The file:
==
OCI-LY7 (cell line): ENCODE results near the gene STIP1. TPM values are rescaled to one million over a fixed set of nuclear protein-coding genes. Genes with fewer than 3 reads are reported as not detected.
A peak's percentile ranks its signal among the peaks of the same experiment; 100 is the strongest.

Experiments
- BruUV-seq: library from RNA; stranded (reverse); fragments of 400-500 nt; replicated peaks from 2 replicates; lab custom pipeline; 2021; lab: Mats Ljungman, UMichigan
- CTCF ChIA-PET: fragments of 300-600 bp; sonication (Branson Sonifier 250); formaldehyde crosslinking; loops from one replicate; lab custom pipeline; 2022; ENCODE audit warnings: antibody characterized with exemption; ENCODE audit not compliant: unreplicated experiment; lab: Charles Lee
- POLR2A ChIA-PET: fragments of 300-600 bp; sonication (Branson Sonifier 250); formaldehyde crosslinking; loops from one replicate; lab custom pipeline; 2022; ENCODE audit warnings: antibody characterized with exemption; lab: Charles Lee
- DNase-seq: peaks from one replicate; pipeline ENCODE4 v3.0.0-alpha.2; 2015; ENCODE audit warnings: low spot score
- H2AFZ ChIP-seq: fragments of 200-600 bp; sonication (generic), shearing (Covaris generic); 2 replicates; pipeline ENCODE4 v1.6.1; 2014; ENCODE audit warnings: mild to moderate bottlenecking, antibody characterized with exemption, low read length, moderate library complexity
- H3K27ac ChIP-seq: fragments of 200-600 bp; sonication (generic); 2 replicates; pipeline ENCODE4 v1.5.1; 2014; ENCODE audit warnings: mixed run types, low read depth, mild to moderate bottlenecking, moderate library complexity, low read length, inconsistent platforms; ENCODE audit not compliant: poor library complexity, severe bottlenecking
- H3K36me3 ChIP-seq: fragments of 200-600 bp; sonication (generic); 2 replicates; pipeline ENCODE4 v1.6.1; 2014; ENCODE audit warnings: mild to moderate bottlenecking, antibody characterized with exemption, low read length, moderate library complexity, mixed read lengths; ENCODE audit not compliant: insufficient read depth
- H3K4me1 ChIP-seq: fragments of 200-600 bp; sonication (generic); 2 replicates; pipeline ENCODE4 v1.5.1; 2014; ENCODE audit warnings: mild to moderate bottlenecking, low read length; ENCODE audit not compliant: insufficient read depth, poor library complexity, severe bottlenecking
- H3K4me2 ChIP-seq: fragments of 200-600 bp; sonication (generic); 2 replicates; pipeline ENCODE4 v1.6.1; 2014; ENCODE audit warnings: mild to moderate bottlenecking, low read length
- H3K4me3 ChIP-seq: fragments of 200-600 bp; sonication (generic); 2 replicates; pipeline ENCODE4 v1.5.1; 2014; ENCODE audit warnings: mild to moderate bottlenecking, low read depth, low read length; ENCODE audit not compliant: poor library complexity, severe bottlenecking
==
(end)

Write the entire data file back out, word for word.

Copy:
OCI-LY7 (cell line): ENCODE results near the gene STIP1. TPM values are rescaled to one million over a fixed set of nuclear protein-coding genes. Genes with fewer than 3 reads are reported as not detected.
A peak's percentile ranks its signal among the peaks of the same experiment; 100 is the strongest.

Experiments
- BruUV-seq: library from RNA; stranded (reverse); fragments of 400-500 nt; replicated peaks from 2 replicates; lab custom pipeline; 2021; lab: Mats Ljungman, UMichigan
- CTCF ChIA-PET: fragments of 300-600 bp; sonication (Branson Sonifier 250); formaldehyde crosslinking; loops from one replicate; lab custom pipeline; 2022; ENCODE audit warnings: antibody characterized with exemption; ENCODE audit not compliant: unreplicated experiment; lab: Charles Lee
- POLR2A ChIA-PET: fragments of 300-600 bp; sonication (Branson Sonifier 250); formaldehyde crosslinking; loops from one replicate; lab custom pipeline; 2022; ENCODE audit warnings: antibody characterized with exemption; lab: Charles Lee
- DNase-seq: peaks from one replicate; pipeline ENCODE4 v3.0.0-alpha.2; 2015; ENCODE audit warnings: low spot score
- H2AFZ ChIP-seq: fragments of 200-600 bp; sonication (generic), shearing (Covaris generic); 2 replicates; pipeline ENCODE4 v1.6.1; 2014; ENCODE audit warnings: mild to moderate bottlenecking, antibody characterized with exemption, low read length, moderate library complexity
- H3K27ac ChIP-seq: fragments of 200-600 bp; sonication (generic); 2 replicates; pipeline ENCODE4 v1.5.1; 2014; ENCODE audit warnings: mixed run types, low read depth, mild to moderate bottlenecking, moderate library complexity, low read length, inconsistent platforms; ENCODE audit not compliant: poor library complexity, severe bottlenecking
- H3K36me3 ChIP-seq: fragments of 200-600 bp; sonication (generic); 2 replicates; pipeline ENCODE4 v1.6.1; 2014; ENCODE audit warnings: mild to moderate bottlenecking, antibody characterized with exemption, low read length, moderate library complexity, mixed read lengths; ENCODE audit not compliant: insufficient read depth
- H3K4me1 ChIP-seq: fragments of 200-600 bp; sonication (generic); 2 replicates; pipeline ENCODE4 v1.5.1; 2014; ENCODE audit warnings: mild to moderate bottlenecking, low read length; ENCODE audit not compliant: insufficient read depth, poor library complexity, severe bottlenecking
- H3K4me2 ChIP-seq: fragments of 200-600 bp; sonication (generic); 2 replicates; pipeline ENCODE4 v1.6.1; 2014; ENCODE audit warnings: mild to moderate bottlenecking, low read length
- H3K4me3 ChIP-seq: fragments of 200-600 bp; sonication (generic); 2 replicates; pipeline ENCODE4 v1.5.1; 2014; ENCODE audit warnings: mild to moderate bottlenecking, low read depth, low read length; ENCODE audit not compliant: poor library complexity, severe bottlenecking